Philanthropy Must Shift Power to Others
By Jennifer and Peter Buffett, Co-Presidents of the NoVo Foundation
Reprinted with permission from NoVo Foundation, published originally in Time Magazine.
In our years in philanthropy, we’ve seen the idea of “empowerment” thrown around a lot. Donors want to empower women and girls to gain access to education, to pursue a career, to speak out about domestic violence, and to run for office. Of course, we also want women and girls to feel empowered and to do all of these things—but as we approach 10 years leading the NoVo Foundation, meeting with women and girls and their allies throughout the world—we’ve stopped throwing that phrase around. Instead we want to ensure that our foundation’s dollars don’t recreate the very systems that keep women from accessing their power in the first place.
We have been around long enough to know that we’re not just going to write a check and “empower” women. Women and girls are inherently powerful. What we can do is help break down the barriers, such as violence and discrimination, that keep girls’ and women’s voices silenced and ultimately dominate and exploit them. And how we give—either by dictating or by listening—makes a critical difference in whether we reinforce or shatter the assumptions and power structures that say that answers need to come from on high—on behalf of and for women and girls—rather than from them.
In 2006 our lives changed entirely—Peter’s father, Warren Buffett, pledged about $1 billion to distribute as we saw fit. We were inspired by his own investment philosophy: look for undervalued assets. We founded the NoVo Foundation with the idea that women and girls are really the world’s greatest undervalued asset. By investing in their power, we can get them the resources they deserve, and in so doing we strengthen communities and our shared future.
We’ve spoken many times since that decision about why this is the focus of our giving—girls become the mothers of every child born, mothers care for families and break cycles of poverty and violence —but this Mother’s Day we’ve been thinking more deeply about how we make this the focus of our giving. As people who’ve had this unexpected and powerful opportunity to lead a global foundation, how do we give in a way that unlocks the voice and authority of women and girls, rather than continuing to limit them?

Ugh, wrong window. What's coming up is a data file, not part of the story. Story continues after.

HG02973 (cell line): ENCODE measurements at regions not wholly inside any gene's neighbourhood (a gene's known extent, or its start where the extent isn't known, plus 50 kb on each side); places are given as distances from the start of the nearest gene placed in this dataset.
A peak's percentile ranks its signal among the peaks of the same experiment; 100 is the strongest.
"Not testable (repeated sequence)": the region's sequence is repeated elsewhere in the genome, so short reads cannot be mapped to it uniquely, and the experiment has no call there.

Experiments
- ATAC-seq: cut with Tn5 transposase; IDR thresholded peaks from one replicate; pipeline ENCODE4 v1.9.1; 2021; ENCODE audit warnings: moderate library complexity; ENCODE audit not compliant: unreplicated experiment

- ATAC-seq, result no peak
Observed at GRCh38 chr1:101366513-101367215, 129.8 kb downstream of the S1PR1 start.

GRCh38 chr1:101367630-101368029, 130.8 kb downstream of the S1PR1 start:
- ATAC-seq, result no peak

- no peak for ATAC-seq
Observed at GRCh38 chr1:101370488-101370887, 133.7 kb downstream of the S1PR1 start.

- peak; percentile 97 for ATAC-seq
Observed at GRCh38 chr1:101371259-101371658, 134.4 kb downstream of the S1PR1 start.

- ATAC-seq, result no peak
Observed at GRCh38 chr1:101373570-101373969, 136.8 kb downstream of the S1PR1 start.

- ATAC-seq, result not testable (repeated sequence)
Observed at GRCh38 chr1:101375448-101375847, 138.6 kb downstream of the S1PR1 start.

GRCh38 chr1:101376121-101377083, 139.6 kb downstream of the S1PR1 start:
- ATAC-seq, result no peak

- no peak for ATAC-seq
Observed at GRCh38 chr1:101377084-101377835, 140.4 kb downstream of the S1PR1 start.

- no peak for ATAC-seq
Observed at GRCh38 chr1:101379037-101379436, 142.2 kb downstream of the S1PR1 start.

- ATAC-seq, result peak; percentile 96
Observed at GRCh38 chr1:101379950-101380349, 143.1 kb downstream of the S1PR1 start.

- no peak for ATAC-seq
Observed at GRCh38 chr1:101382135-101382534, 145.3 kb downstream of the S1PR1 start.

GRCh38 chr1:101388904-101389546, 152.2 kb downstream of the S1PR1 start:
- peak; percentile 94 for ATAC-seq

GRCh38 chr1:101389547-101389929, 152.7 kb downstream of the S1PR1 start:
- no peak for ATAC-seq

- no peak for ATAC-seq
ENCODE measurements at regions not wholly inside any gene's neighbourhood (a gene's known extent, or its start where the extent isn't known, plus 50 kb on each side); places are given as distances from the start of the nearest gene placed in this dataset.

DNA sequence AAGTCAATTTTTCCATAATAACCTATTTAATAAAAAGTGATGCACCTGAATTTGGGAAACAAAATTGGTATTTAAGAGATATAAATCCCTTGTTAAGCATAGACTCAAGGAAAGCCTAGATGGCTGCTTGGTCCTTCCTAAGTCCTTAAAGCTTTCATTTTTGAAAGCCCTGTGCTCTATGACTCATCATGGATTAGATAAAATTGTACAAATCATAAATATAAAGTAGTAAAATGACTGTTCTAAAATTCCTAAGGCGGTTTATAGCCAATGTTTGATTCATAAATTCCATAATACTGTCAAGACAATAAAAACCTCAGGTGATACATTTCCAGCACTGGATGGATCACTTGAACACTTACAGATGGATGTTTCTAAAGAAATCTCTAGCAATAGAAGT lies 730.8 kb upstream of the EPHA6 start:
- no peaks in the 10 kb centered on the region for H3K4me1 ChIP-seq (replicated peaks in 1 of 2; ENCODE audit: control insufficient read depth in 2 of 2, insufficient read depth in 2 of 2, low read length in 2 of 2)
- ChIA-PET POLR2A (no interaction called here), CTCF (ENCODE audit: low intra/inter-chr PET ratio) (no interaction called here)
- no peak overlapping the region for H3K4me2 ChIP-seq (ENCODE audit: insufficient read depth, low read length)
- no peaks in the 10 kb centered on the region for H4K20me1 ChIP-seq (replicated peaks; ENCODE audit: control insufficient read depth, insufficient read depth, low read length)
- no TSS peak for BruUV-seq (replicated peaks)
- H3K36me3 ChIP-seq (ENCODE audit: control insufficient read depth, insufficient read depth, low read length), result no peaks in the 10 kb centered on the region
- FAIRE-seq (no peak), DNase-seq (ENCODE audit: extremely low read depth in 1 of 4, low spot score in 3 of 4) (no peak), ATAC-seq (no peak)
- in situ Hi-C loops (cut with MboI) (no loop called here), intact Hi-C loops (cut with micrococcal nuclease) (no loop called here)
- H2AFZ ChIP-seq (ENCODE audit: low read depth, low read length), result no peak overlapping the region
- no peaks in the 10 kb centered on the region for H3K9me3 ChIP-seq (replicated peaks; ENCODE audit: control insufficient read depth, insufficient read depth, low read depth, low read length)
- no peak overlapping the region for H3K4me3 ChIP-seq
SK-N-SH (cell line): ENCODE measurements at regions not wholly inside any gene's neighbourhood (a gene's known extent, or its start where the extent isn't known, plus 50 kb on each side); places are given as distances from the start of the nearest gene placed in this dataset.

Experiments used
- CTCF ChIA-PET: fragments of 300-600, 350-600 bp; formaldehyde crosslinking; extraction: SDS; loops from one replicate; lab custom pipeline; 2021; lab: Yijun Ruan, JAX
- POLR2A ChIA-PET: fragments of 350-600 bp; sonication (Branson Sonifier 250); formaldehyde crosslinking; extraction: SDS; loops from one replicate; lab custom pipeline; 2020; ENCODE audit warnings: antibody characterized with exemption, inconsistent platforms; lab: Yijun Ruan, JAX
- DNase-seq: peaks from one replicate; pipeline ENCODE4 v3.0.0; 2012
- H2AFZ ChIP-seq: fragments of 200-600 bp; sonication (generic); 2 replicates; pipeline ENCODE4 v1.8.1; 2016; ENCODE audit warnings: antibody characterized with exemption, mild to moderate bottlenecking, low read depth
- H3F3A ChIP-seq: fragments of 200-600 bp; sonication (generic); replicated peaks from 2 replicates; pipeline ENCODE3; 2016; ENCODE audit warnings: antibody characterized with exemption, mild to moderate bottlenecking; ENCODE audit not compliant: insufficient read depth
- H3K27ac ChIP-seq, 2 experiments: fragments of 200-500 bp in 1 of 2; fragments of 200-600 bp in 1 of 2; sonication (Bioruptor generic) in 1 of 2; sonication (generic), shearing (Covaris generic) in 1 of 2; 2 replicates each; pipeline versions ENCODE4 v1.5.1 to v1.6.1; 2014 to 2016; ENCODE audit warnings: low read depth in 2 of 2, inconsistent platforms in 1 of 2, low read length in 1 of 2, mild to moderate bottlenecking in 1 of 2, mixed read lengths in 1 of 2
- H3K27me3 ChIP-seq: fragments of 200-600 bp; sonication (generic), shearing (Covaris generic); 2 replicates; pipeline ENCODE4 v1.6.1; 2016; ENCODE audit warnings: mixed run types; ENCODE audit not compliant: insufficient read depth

Over the last decade, we have been on a journey, at once both global and deeply personal, toward a deeper understanding of the economic, cultural and political systems that shape our world and what transformative change really means. And if anything is clear, it’s that true change will always require challenging conversations about “us”— not a monologue about helping “them.”
In our work around the world visiting NoVo grantees, we started to see how philanthropy often thinks that it knows what’s best for communities rather than the other way around. Social progress was seen as something that should be driven by experts from outside, with new “solutions” and technological innovations that could drive “impact” in communities who needed help from others. We came to recognize philanthropy that dictates solutions top-down to communities as patriarchal at its core, even when it’s intended to help women and girls.
How we give is therefore intrinsically linked to why we give. Form and function have to align. A philanthropist from on high will never reach down and “empower” a girl in Sierra Leone. That girl is inherently full of power and potential, and we should start by asking what stands in the way of her having a strong voice and influence on the decisions that shape her life and her community.
As philanthropists, we should recognize that we don’t hold transformative solutions ourselves, and we never will. The most radical way to advance meaningful change is to shift economic, social and cultural power to those who don’t have it. We can do that by truly listening to and centering the perspectives and priorities of people who are the most marginalized. And by providing flexible, long-term funding that allows change to grow from the bottom up, rather than short-term, project based grants that assume change is directed from the top down. Progress should be less about “innovation,” and more about a radical trust in the idea that people know what’s best for their own lives, and should have the power to pursue it.
We know we’re not alone in our passion for giving in a way that reflects balance, collaboration and connectedness to others. New research coming out later this month from the Women’s Philanthropy Institute at the Indiana University Lilly Family School of Philanthropy shows, for example, that donors who work with women and girls are often motivated by their own personal experiences, whether positive experiences such as the birth of a child or receiving a scholarship, or negative, such as discrimination. As a diverse community of funders, we shouldn’t just treat the symptoms. We should uproot the deeply held norms and beliefs that marginalize women and girls in the first place, by carefully examining not only on what we fund but how we fund it.
This research also shows that philanthropists who give to women and girls believe their funding leads to long-term social change. These findings mirror our own experiences, which are rooted in a commitment to moving whole systems – from a world of domination and exploitation to one of collaboration and partnership.
It’s true—philanthropy can help bring about transformative change. But it’s time for us to open our eyes to the fact that philanthropy itself is a product of power and privilege, and to ensure that we are not reinforcing the social and cultural norms we are so desperately seeking to knock down.